Park board treasurer Julie Bradley voiced her concern that the Zimmer Foundation might not be interested in conducting a pass-through involving any 501(c)(3) organization, and the park board ought to confirm its willingness before pushing forward to organize such a group.
Darter also suggested there could be a potential conflict of interest in the park board putting together a 501(c)(3).
He explained that an independent group coming together in support of a specific cause, such as WCP, is different from a government organization like the park board putting such a group together.
In the latter half of splash pad conversations, park board commissioner Gina Pfund questioned whether or not the board should move forward given previously discussed uncertainties about the splash pad’s design.
Specifically, discussion during last month’s park board meeting had revealed there is currently no concrete water buffer around the perimeter of the smaller and cheaper design the park board might have to go with should they not receive the Zimmer funds.
Pfund’s concern prompted a larger discussion about troubles regarding splash pad design.
Several ideas were suggested through the conversation, including adjusting various aspects of the design and repositioning the splash pad, though that raised several questions about placement of a possible future pool and the overall visibility of the splash pad.
It was also suggested that, should the Zimmer Foundation not make the donation to the park district, the board could levy for additional required funds.
During the design talks, discussion turned to HMG Engineers, who have been serving as general contractors for the park district on this project.
Nolte said the currently troubled status of the designs were largely due to early miscommunications between members of the park board and HMG, and the involvement of another group to help finalize the designs could be necessary.
“We kept going back to them without having a final idea of what we wanted as a group,” Nolte said. “We used up all of the engineering funds. We may have to outlay a little bit.”
Nolte went on to say HMG hasn’t offered the support for the project that the board originally expected. He noted a lack of certainty from HMG in regard to health and safety standards for the splash pad, specifically the previously mentioned concrete skirt around the smaller design.
“I think we speculate a little bit too much,” Nolte said. “We elected not to general contract this ourselves, to go with HMG, and HMG hasn’t been providing the proper engineering support to this project. If we have a question about something being approved by the Department of Public Health or needing a new permit, our general contractor should be able to answer that, and if they answered incorrectly, they should be held to account for that. They’re not providing that support.”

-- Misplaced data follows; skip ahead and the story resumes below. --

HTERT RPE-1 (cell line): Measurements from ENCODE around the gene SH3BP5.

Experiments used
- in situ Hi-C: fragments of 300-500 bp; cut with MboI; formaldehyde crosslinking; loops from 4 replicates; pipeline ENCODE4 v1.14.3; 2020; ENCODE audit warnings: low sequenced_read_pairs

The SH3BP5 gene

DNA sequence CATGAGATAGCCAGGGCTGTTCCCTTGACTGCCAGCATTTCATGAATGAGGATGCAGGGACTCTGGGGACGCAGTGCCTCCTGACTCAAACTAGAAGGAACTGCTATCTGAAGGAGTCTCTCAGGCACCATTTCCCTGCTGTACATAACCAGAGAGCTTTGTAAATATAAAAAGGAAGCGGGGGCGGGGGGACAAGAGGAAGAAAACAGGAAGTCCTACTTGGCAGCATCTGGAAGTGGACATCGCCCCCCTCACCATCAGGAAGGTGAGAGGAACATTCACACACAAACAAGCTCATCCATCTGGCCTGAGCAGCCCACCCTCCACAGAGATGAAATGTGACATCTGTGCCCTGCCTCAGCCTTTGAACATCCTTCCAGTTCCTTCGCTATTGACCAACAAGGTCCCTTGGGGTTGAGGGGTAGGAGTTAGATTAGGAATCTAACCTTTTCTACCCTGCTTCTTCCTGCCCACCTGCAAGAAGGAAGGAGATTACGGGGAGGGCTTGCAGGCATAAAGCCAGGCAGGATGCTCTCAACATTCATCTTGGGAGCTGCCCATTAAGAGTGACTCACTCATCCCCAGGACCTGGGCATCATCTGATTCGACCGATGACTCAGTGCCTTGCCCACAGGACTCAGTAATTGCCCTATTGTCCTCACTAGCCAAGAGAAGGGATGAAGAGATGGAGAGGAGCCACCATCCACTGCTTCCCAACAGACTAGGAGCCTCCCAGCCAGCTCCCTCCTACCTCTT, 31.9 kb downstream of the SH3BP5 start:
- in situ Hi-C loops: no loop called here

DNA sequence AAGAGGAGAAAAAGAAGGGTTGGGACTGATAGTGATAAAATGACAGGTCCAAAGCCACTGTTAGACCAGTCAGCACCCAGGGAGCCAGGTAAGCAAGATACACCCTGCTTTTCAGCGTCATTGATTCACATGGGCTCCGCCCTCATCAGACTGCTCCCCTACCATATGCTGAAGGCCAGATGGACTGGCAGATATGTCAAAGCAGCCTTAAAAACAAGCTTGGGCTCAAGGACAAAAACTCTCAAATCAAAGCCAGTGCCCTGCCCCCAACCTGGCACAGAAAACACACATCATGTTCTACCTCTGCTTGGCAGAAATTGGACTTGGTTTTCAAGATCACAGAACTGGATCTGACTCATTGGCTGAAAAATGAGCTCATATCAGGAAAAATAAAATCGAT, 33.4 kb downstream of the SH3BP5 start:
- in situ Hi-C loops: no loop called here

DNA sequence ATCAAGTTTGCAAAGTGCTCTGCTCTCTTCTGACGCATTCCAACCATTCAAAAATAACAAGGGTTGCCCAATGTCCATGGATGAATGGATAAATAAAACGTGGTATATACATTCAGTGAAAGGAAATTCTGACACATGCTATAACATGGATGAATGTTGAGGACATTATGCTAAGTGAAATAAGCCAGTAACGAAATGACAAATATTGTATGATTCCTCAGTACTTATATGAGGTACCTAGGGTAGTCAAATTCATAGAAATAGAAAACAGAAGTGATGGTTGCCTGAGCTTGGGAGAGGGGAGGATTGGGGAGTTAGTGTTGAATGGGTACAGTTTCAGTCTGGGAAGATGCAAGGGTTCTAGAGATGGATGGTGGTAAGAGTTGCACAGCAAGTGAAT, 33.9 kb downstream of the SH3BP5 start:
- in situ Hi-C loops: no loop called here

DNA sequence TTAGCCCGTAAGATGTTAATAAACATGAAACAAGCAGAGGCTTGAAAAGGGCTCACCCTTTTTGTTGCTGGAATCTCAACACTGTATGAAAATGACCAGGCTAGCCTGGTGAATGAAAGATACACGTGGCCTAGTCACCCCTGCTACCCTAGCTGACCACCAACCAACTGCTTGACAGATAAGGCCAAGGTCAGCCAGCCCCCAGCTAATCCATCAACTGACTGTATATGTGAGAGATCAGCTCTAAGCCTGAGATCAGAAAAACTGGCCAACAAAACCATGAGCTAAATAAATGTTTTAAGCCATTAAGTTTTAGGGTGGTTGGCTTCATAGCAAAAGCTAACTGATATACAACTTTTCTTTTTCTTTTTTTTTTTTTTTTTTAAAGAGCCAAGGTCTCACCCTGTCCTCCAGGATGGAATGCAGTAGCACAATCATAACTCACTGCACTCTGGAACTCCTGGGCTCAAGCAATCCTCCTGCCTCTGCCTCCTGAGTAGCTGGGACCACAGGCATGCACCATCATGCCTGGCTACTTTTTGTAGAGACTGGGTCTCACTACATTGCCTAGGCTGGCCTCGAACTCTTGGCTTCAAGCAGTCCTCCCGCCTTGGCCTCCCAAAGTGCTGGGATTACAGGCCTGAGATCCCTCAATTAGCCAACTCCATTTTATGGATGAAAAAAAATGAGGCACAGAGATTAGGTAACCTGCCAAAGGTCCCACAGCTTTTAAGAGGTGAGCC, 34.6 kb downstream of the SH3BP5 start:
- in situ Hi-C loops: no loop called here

A brief altercation occurred wherein Mathes intimated that part of the miscommunication problems with HMG were due to Nolte’s inability to respond in a timely manner during the day because of his job – Nolte and Mathes went through their text message history to determine when specifically Nolte had failed to respond to a question from Shelby.
Several individuals present at the meeting, including park district superintendent Don Prater, suggested a special committee be formed to serve as the point of communication with HMG in order to finalize designs for the project.
“All we’ve done is spend $135,000 with HMG, and here we are, sitting here,” Prater said. “We’ve got all kinds of plans, but we don’t have any money, and we’re just so disorganized all of a sudden. This is nuts. Everybody’s trying to run behind each other’s back. Put a couple guys in charge … Let the two people that’s running run it. That’s the only way we’re gonna get this thing done in a length of time.”
Ultimately, the board approved a motion to table the splash pad discussion until the OSLAD grant extension had been confirmed. Nolte and park board vice president Keith Buettner were also appointed to serve as the committee overseeing the project going forward.
Toward the end of the meeting, the board also discussed wage adjustments for those involved in the district, including raises for maintenance workers, Prater and Bradley.
During his report, Prater also spoke about several instances of turf being trimmed and stolen from inside the shed at the dog park which he and Mathes would be looking into further.
Also at the park board meeting, Girl Scout Troop 387 leader Cara Kettler requested permission to use Konarcik Park for a day camp as they did last year, with several members of the board noting how successful the event was previously.